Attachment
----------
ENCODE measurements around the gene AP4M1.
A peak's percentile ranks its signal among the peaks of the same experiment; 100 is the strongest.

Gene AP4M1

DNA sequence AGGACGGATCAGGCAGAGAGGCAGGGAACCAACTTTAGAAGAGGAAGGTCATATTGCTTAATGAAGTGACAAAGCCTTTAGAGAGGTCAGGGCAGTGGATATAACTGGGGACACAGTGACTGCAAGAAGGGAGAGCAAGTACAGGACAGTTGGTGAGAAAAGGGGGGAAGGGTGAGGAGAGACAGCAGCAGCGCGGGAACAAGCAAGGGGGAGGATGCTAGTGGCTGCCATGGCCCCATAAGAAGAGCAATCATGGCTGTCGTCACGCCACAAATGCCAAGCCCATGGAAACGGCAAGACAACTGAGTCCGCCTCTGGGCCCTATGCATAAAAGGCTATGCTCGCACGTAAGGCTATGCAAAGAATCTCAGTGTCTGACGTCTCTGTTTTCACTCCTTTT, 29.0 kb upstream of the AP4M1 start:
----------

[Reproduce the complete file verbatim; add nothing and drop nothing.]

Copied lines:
ENCODE measurements around the gene AP4M1.
A peak's percentile ranks its signal among the peaks of the same experiment; 100 is the strongest.

Gene AP4M1

DNA sequence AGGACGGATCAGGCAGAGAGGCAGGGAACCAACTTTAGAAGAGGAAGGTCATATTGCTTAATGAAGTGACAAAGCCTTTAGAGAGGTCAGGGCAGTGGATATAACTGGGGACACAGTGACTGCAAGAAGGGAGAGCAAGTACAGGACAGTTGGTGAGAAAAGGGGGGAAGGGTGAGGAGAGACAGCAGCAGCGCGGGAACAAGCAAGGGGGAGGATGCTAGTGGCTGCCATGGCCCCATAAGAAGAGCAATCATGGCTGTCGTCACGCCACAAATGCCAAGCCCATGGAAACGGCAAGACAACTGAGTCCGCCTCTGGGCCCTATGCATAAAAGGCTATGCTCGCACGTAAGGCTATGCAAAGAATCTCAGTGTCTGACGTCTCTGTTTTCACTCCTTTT, 29.0 kb upstream of the AP4M1 start: